orse, cuts away the anchor of piety, and, when he has drawn aside credulity from the paths of virtue, hides the light of heaven which would direct her to return. I had hitherto considered him as a man equally betrayed with myself by the concurrence of appetite and opportunity; but I now saw with horrour that he was contriving to perpetuate his gratification, and was desirous to fit me to his purpose, by complete and radical corruption.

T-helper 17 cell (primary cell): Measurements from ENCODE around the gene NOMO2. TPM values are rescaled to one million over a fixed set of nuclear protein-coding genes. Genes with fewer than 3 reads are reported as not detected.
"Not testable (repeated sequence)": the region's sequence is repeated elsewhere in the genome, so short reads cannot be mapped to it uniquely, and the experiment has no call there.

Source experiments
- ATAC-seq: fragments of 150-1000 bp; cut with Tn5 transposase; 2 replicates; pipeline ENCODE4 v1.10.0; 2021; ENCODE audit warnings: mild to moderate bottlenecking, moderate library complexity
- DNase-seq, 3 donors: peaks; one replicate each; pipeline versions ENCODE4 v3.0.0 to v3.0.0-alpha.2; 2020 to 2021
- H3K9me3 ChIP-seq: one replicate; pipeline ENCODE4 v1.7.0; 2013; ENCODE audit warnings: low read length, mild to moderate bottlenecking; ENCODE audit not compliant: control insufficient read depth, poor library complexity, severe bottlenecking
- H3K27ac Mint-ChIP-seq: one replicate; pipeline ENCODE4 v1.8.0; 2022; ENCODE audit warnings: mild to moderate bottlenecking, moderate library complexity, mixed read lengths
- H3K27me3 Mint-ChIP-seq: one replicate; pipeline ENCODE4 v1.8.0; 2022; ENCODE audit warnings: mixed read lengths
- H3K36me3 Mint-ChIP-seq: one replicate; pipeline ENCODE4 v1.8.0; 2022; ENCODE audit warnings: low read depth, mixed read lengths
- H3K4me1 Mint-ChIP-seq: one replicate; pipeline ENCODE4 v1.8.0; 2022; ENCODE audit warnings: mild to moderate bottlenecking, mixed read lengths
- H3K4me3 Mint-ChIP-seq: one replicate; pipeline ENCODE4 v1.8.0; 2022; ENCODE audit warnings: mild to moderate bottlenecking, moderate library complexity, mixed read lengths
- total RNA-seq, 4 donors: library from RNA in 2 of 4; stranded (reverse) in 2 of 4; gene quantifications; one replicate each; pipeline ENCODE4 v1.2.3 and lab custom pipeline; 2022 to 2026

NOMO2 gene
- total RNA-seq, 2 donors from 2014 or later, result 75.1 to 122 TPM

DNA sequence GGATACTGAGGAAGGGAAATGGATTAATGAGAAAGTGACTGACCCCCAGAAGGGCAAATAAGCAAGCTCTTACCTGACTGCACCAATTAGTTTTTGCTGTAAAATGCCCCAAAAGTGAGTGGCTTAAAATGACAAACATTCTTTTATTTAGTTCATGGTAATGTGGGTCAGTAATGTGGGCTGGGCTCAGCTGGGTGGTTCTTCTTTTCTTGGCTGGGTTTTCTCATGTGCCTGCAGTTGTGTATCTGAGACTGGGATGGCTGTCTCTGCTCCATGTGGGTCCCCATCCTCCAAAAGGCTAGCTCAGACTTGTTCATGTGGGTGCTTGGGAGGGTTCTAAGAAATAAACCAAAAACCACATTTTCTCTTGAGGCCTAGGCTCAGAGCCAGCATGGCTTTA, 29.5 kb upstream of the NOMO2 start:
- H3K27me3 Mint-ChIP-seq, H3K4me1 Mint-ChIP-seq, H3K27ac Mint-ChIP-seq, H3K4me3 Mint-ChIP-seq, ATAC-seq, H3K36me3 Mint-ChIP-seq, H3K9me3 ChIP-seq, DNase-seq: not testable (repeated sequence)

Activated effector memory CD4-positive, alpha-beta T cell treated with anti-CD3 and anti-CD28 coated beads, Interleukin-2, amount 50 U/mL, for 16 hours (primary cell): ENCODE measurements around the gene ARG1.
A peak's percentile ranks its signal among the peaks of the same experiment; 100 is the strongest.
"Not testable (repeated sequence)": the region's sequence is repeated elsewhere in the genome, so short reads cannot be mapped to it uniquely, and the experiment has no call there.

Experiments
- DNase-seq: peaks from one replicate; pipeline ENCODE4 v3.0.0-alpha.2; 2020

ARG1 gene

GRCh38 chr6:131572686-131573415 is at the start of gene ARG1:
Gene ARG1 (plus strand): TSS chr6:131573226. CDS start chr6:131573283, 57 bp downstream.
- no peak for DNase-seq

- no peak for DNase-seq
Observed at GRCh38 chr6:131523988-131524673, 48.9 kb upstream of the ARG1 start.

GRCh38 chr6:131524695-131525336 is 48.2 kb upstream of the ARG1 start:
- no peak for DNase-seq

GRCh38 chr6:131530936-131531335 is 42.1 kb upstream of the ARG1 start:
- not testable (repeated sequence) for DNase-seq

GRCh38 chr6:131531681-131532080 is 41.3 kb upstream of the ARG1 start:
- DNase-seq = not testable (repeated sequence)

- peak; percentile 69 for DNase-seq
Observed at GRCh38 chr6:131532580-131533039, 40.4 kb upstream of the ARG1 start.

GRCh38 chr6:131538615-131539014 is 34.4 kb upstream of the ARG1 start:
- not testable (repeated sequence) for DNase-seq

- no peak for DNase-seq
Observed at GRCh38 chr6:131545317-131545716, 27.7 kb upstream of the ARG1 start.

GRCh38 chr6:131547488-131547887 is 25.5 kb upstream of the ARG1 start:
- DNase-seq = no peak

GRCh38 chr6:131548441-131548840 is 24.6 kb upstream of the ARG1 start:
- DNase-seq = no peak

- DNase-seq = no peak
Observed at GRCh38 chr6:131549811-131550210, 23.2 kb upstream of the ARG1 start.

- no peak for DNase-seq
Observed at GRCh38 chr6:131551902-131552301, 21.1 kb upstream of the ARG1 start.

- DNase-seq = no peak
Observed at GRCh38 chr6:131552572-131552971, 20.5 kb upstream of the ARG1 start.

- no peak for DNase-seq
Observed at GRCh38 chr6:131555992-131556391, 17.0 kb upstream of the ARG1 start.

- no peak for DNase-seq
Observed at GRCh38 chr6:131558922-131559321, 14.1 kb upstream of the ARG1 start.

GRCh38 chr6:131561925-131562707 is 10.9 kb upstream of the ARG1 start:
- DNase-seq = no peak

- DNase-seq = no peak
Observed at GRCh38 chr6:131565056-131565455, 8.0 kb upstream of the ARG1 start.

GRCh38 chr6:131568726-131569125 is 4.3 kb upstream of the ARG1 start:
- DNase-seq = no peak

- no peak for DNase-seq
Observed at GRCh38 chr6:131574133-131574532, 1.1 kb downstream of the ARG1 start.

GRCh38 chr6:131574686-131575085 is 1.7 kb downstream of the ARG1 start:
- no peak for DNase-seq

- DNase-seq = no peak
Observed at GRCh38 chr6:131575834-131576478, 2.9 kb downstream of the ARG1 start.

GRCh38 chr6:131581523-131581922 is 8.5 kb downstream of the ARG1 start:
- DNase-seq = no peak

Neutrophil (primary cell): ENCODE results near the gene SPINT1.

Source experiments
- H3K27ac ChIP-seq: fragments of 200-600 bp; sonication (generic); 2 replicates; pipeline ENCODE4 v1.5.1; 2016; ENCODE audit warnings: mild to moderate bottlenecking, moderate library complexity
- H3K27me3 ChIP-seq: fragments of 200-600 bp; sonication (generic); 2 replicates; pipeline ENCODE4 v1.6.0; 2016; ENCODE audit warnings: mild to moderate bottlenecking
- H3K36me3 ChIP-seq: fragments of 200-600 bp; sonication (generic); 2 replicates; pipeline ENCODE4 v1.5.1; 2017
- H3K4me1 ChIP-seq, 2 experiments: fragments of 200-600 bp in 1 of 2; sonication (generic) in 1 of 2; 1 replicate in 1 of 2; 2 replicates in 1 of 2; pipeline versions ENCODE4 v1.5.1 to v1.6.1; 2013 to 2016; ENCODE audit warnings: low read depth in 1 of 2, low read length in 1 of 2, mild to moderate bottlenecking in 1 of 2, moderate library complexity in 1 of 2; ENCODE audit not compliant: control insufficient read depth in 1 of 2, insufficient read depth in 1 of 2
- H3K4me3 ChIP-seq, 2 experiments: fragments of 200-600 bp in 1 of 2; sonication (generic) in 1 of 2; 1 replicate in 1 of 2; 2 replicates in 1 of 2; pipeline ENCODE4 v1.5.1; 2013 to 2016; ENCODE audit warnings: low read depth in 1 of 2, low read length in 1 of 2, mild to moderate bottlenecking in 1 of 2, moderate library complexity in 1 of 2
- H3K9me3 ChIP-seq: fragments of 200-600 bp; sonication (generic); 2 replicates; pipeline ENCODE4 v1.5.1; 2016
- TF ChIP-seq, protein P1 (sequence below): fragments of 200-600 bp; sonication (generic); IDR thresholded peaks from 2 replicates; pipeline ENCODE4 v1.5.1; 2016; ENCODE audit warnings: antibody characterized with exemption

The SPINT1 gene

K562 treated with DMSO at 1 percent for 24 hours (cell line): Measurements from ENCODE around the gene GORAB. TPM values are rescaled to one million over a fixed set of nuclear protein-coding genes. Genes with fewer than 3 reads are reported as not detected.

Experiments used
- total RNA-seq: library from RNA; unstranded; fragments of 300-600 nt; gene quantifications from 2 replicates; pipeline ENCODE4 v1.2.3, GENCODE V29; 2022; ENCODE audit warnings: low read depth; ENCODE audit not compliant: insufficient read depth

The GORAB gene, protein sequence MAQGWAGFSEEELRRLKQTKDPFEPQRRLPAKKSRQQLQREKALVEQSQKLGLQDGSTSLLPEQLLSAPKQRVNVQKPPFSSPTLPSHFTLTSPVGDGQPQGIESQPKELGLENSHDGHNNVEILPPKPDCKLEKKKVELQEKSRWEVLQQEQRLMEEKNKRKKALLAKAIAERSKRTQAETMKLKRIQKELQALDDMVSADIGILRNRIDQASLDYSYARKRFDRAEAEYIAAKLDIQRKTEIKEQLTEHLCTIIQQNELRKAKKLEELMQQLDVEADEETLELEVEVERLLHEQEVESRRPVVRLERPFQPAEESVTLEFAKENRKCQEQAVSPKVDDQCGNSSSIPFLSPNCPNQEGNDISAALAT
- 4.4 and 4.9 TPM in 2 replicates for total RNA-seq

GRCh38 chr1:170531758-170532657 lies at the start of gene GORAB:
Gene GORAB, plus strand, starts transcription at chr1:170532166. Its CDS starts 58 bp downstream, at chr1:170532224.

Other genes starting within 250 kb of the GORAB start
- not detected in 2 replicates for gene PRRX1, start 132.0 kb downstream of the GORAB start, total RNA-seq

To escape, however, was not yet in my power. I could support the expenses of my condition only by the continuance of his favour. He provided all that was necessary, and in a few weeks congratulated me upon my escape from the danger which we had both expected with so much anxiety. I then began to remind him of his promise to restore me with my fame uninjured to the world. He promised me in general terms, that nothing should be wanting which his power could add to my happiness, but forbore to release me from my confinement. I knew how much my reception in the world depen